This has led to the emergency of a new type of staffing: white label staffing. Now, software companies like Watu are popping up but with a twist – they come ready-made with staff. Sign up as an agency, change the branding and you have an instant book. White Label Staffing, for example, says it straight up: “WLS software is designed to look as though you have created your own staffing company.” It’s like instant noodles with your own sticker on top. Decide you want it, then be tucking into the steaming bowl mere minutes later.
Rather than agencies carefully guarding and curating their books, White Label Staffing flips this on its head and provides a book of staff to be shared. Agencies can even check staff reviews provided by other agencies.
So if the staff aren’t the distinction, where does the added value come from? I’m yet to have experience with this type of staffing, but I can only suppose it would come from the managers themselves, the way they communicate with clients and staff, the reports they feed back, the efficiency with which they work. And White Label Staffing isn’t the only software company doing so. This trend is on the rise and is buzzing in the staffing-agency-osphere.
And now the Brits. Mary Poppins, tea and scones, and stiff upper lips all tucked into 94,000 square miles of drizzly greyness. And within this, a fair number of awesome staffing agencies who value the personal touch and, au contraire to the US, turn away volume to focus on unique quality.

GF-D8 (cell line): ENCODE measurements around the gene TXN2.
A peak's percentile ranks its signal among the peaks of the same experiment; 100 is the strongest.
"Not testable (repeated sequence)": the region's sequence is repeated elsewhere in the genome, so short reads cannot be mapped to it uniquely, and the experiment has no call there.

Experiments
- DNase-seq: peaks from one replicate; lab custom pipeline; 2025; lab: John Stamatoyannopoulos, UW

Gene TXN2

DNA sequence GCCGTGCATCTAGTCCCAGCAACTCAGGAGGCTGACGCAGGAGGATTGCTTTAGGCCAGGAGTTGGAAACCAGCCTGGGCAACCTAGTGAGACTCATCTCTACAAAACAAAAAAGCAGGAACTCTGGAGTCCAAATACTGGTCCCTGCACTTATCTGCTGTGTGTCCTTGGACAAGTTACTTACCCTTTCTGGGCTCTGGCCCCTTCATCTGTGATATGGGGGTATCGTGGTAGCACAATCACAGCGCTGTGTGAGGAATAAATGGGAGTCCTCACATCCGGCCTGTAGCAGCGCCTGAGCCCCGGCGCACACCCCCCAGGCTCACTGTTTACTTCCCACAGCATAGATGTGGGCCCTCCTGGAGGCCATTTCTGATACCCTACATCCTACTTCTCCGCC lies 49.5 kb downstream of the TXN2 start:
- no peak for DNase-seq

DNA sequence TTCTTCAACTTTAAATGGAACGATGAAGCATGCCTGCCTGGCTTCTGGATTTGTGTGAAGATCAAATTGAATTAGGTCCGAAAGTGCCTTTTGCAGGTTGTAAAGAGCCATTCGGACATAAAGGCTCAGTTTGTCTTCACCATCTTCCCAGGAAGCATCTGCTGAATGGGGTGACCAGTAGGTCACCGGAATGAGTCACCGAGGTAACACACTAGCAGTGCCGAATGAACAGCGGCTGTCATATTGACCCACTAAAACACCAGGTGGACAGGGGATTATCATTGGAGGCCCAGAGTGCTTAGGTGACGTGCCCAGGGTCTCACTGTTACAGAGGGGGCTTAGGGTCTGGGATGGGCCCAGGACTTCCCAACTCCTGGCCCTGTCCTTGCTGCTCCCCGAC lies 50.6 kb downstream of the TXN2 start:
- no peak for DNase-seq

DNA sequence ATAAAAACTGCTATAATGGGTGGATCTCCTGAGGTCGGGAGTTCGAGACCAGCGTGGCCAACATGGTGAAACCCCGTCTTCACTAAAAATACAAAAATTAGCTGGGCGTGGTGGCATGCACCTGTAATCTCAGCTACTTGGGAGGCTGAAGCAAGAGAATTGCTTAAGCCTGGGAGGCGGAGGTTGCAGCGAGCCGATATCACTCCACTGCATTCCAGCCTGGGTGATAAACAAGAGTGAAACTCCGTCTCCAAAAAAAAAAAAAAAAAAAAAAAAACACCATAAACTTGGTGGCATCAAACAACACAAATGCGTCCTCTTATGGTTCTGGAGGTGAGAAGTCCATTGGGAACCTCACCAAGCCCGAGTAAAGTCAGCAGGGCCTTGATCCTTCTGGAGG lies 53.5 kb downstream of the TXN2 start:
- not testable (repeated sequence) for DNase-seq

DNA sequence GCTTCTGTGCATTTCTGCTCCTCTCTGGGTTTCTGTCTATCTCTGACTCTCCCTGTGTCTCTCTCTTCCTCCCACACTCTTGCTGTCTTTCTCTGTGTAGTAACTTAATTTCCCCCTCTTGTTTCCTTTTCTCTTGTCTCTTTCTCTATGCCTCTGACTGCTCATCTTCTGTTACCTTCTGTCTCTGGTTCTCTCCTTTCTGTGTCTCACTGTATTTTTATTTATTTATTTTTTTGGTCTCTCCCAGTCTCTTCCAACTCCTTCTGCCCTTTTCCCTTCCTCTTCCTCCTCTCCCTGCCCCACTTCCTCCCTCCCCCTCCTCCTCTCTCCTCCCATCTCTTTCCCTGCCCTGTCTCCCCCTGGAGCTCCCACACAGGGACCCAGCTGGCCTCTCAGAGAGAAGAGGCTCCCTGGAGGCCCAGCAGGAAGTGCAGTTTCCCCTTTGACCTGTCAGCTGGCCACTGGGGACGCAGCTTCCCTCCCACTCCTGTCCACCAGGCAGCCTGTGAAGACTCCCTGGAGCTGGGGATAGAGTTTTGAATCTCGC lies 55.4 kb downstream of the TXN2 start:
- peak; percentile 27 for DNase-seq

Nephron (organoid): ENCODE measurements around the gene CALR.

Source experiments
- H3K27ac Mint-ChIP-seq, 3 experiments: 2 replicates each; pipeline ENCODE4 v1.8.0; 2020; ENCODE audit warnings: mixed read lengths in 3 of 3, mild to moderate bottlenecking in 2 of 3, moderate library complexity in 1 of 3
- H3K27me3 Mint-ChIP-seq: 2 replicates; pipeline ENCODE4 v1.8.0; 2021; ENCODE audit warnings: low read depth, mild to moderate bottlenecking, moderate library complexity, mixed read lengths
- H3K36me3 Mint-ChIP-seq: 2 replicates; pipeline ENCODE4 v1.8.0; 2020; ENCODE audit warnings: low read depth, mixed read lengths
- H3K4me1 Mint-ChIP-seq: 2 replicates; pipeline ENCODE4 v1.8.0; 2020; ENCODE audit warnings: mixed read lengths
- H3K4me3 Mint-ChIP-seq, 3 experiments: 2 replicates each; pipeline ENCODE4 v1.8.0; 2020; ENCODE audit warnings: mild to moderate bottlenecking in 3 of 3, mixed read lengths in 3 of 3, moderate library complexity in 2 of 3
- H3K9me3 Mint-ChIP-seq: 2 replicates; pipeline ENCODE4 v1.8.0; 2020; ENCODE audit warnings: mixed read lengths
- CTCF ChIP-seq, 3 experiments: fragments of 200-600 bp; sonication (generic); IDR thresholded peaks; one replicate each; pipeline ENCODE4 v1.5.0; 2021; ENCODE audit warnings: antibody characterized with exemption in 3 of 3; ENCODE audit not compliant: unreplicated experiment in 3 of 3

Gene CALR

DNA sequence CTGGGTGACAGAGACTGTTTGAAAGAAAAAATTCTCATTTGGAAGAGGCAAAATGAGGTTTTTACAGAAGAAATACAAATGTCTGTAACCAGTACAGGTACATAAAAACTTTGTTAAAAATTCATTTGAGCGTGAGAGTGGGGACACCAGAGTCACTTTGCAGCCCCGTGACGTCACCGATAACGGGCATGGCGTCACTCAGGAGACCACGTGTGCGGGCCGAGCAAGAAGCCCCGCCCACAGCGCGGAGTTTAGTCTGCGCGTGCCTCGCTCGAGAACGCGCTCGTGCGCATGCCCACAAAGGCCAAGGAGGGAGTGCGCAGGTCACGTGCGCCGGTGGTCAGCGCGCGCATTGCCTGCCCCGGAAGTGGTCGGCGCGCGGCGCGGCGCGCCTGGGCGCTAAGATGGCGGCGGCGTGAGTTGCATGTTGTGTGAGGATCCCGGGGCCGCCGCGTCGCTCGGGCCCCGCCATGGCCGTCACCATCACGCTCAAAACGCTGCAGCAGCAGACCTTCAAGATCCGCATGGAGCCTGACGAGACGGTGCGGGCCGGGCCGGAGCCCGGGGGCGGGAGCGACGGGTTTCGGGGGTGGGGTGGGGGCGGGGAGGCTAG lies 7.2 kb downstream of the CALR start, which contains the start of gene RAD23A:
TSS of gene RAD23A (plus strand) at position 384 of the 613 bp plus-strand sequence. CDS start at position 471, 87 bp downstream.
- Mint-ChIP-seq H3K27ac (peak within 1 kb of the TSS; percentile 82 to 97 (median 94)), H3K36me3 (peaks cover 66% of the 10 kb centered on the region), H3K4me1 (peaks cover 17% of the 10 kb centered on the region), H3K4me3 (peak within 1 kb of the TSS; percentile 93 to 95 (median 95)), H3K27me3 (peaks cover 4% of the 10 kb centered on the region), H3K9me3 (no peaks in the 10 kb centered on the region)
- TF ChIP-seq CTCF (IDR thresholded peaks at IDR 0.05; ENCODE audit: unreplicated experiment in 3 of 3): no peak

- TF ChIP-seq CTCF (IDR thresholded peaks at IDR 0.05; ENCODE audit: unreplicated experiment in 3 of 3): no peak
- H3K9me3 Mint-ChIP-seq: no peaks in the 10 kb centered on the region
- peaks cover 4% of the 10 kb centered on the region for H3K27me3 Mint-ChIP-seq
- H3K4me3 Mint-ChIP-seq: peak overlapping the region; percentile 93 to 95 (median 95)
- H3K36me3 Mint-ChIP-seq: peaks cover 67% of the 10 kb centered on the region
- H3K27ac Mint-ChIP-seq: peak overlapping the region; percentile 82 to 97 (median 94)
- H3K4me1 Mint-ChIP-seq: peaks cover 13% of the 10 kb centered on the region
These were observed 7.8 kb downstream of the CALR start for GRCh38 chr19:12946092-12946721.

The difference isn’t just noticeable, it’s huge. Feature requests sent through to Watu from British clients focus on the individual; agencies want to track whether someone is brand trained, client approved, great at certain skills. The notes and sign-off sections are full of comments. “Fantastic in the interview”, “Saw Sarah on-site and full of enthusiasm”, or “Lent Johnny a few quid” are, believe it or not, commonly said by UK managers. Almost all agencies require an in-person interview or at least a video submission. The Brits, unlike the American hinge door, have the door to their books locked with a peephole into experience, character, and work history.
The relationship between manager and field staff is crucial. Agencies prefer staff loyalty and for a genuine friendship to develop. This is often brought about by various means though the key is always in demonstrating appreciation for the work done in the field. Sports days, open-invite parties, winners of the month. The staff are the focus of an agency’s efforts because as we all know, happy staff equal happy clients.